First, Best Buy organized its China stores by product category (all TVs, all DVDs, etc. grouped together) whereas Chinese stores group products by brand (similar to designers’ dress boutiques in upscale US department stores). Secondly, similar Chinese store employees work for their respective manufacturers rather than the retailer. Best Buy’s emphasis on store service did not mesh with the priorities of its in-store sales staff. And thirdly, Best Buy’s prices were high to reflect their anticipated service. But Chinese customers focused on product prices that were cheaper elsewhere.

Best Buy hit the copy and paste buttons in China instead of retooling its approach to match the needs of a market with one billion customers. Global marketing at its finest!

Mattel

Thankfully, Barbie’s relationship with Ken lasted longer than her stay in China where the queen of every American girl’s doll collection had only a two-year reign. The saying “bigger is better” worked for the Beijing Olympics but sadly not for Barbie. Mattel’s Shanghai store had the largest collection of all things Barbie, but that was not enough for success.

Mattel hoped that the sales of some items would pay for losses on others. And the chain positioned Barbie as a luxury purchase with a high price.  However, the Chinese market for dolls was price sensitive and sexy Barbies were no match for cute Hello Kitty products preferred by young Chinese girls.  Meow! In addition, most foreign entrants partner with a local or national Chinese company to learn the country’s traditions, customs and sales approaches. It was unclear whether Mattel had done this … or had heeded the locals’ advice.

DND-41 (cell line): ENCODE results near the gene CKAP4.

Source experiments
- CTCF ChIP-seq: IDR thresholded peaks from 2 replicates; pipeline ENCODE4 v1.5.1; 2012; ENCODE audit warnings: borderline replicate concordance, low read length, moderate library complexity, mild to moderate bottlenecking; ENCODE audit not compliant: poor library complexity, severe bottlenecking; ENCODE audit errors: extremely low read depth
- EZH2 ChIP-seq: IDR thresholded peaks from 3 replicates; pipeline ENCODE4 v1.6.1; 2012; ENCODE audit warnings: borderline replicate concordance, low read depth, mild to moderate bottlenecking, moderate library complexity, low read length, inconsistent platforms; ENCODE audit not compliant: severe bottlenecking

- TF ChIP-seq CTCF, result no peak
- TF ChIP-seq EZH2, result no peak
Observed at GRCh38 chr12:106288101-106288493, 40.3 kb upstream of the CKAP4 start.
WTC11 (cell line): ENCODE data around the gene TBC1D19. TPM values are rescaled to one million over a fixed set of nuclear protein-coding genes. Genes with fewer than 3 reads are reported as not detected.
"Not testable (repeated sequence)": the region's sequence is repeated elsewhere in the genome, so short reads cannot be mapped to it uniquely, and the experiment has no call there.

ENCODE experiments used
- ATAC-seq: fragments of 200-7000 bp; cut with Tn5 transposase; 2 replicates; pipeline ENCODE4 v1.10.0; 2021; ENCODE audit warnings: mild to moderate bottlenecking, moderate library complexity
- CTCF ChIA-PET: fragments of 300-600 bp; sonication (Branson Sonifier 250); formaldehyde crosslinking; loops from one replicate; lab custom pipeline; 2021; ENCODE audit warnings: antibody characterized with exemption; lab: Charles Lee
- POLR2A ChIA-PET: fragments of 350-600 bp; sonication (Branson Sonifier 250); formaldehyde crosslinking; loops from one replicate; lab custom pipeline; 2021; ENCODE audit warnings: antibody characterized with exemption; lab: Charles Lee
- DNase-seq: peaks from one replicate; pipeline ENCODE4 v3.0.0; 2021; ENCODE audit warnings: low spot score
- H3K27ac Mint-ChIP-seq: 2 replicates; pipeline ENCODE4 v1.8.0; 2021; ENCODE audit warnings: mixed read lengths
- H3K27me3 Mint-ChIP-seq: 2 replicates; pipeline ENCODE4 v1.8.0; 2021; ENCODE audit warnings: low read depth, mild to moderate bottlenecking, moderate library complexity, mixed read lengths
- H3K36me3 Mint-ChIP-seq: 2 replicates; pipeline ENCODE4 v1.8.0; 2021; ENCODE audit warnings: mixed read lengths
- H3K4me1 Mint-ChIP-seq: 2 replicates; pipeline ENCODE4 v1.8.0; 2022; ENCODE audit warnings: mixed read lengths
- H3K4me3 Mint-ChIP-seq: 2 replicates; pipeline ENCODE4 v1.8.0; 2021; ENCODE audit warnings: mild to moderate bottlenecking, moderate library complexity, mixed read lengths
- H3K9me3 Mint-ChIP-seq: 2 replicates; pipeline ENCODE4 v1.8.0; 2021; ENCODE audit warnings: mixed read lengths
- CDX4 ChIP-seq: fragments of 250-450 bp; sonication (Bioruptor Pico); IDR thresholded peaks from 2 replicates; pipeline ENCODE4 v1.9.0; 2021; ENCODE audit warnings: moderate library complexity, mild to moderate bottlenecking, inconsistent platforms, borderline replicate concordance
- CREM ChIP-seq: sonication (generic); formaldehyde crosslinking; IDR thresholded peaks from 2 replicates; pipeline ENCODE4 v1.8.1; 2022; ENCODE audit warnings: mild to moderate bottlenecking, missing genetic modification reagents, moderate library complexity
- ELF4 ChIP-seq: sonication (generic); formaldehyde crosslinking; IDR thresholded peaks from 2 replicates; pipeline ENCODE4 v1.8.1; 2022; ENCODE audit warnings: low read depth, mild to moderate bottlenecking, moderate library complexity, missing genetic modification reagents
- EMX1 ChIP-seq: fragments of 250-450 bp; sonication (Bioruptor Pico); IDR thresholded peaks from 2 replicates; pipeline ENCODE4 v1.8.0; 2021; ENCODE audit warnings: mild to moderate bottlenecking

Don’t Get Lost in Translation

Successful translation is more than just getting the words right. Language plays two important roles: communicating facts as well as culture. The latter is where Burger King, Apple, Best Buy and Mattel all failed. These successful brands did not realize the essential role that country-specific cultural nuances, familiarities and business practices play in global marketing  — just as they do in successful translation of marketing collateral and websites.

Another way to think about this is dieting. While Americans tend to overeat, in cross-cultural environments we should think and act as if we’re on a diet. Strict regimens force us to monitor our own behavior. The same holds true when marketing to populations in different countries.

These mistakes were no doubt costly on several fronts including revenue, branding and public relations.  What’s important to remember is that they were completely avoidable.

CONCLUSION

Whether you are a Fortune 500 or a small entrepreneurial firm venturing abroad for the first time, the same lessons apply: what works in one market probably will not work in another. It is essential to hire consultants or experts who know your host-country business practices, culture, laws, HR traditions, accounting systems, etc. for your product or service, and can advise on pricing alternatives, payment methods, product (re)design, advertising, sales channels, negotiation strategies, and successful approaches tailored to each country.